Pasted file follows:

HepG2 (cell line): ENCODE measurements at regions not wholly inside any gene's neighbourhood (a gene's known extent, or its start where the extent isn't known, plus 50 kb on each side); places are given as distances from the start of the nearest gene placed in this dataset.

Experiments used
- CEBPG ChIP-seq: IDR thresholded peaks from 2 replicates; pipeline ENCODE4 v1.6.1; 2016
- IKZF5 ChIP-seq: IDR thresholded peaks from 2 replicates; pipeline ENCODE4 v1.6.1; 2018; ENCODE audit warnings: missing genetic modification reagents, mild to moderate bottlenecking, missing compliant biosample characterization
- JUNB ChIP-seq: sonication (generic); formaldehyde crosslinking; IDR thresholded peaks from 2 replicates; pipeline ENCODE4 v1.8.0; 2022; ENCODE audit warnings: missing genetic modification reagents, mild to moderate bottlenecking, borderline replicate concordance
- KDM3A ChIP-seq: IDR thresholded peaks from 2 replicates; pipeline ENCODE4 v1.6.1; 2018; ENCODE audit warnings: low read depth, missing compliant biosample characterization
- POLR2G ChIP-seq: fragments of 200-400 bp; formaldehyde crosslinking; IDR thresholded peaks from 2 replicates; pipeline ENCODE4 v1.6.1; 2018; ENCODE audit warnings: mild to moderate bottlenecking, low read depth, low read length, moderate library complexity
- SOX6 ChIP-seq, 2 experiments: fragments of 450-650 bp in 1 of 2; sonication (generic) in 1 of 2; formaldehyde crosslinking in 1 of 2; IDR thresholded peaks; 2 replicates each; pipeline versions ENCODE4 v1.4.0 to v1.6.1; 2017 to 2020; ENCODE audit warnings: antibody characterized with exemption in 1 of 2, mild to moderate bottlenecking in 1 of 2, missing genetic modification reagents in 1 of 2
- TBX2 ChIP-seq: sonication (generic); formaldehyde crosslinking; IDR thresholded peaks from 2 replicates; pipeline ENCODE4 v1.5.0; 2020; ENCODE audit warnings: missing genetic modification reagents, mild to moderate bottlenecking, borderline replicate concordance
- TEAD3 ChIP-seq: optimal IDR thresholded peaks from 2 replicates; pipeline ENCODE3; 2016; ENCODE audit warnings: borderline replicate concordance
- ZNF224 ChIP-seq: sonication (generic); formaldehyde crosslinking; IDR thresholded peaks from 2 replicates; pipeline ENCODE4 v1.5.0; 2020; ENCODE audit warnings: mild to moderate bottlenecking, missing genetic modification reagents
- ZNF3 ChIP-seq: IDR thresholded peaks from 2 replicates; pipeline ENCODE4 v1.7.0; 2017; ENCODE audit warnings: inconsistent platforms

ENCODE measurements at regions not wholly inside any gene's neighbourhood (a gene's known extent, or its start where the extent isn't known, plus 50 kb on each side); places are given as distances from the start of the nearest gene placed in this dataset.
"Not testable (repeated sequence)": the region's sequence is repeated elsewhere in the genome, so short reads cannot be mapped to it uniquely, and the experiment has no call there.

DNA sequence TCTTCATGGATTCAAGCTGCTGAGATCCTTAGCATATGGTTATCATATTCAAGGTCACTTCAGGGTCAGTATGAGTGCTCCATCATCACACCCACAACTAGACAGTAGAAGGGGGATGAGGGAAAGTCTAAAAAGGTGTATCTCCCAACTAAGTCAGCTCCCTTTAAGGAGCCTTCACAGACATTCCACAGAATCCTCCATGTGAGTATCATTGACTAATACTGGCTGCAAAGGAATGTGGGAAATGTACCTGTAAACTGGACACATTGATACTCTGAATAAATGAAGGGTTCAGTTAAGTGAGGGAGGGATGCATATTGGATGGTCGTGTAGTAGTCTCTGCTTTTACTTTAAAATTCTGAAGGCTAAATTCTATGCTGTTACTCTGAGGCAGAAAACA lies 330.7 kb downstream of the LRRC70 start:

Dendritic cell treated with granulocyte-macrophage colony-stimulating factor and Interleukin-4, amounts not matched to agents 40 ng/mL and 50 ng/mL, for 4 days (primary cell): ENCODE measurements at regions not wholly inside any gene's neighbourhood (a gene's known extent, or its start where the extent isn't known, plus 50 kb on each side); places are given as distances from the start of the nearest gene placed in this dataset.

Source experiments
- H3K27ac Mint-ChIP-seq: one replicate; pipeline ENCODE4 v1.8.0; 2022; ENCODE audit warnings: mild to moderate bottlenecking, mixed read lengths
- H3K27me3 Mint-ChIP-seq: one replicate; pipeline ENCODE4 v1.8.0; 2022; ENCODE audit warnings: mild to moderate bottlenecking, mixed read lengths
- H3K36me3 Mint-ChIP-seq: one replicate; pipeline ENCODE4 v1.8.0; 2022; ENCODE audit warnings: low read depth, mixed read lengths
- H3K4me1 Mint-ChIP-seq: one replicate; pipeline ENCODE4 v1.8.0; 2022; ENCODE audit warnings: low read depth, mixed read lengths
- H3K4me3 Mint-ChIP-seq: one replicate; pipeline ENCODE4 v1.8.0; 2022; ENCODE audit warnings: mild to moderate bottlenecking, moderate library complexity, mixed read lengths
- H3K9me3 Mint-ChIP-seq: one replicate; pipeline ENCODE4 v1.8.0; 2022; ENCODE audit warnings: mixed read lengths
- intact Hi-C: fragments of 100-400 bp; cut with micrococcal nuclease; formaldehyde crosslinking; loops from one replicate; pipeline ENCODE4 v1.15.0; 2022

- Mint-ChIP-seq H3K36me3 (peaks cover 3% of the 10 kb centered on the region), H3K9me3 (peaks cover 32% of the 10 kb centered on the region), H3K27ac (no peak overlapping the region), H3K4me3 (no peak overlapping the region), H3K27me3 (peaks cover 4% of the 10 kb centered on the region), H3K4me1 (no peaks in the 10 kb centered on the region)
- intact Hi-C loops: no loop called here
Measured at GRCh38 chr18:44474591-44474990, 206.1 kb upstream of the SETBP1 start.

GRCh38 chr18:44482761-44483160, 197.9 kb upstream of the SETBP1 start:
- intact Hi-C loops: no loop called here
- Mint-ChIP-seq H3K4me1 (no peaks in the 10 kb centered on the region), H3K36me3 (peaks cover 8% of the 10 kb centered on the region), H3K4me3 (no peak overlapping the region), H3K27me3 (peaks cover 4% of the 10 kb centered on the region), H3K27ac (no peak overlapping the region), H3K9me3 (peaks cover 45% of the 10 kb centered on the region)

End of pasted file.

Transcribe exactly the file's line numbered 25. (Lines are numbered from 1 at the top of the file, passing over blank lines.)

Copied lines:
- Mint-ChIP-seq H3K36me3 (peaks cover 3% of the 10 kb centered on the region), H3K9me3 (peaks cover 32% of the 10 kb centered on the region), H3K27ac (no peak overlapping the region), H3K4me3 (no peak overlapping the region), H3K27me3 (peaks cover 4% of the 10 kb centered on the region), H3K4me1 (no peaks in the 10 kb centered on the region)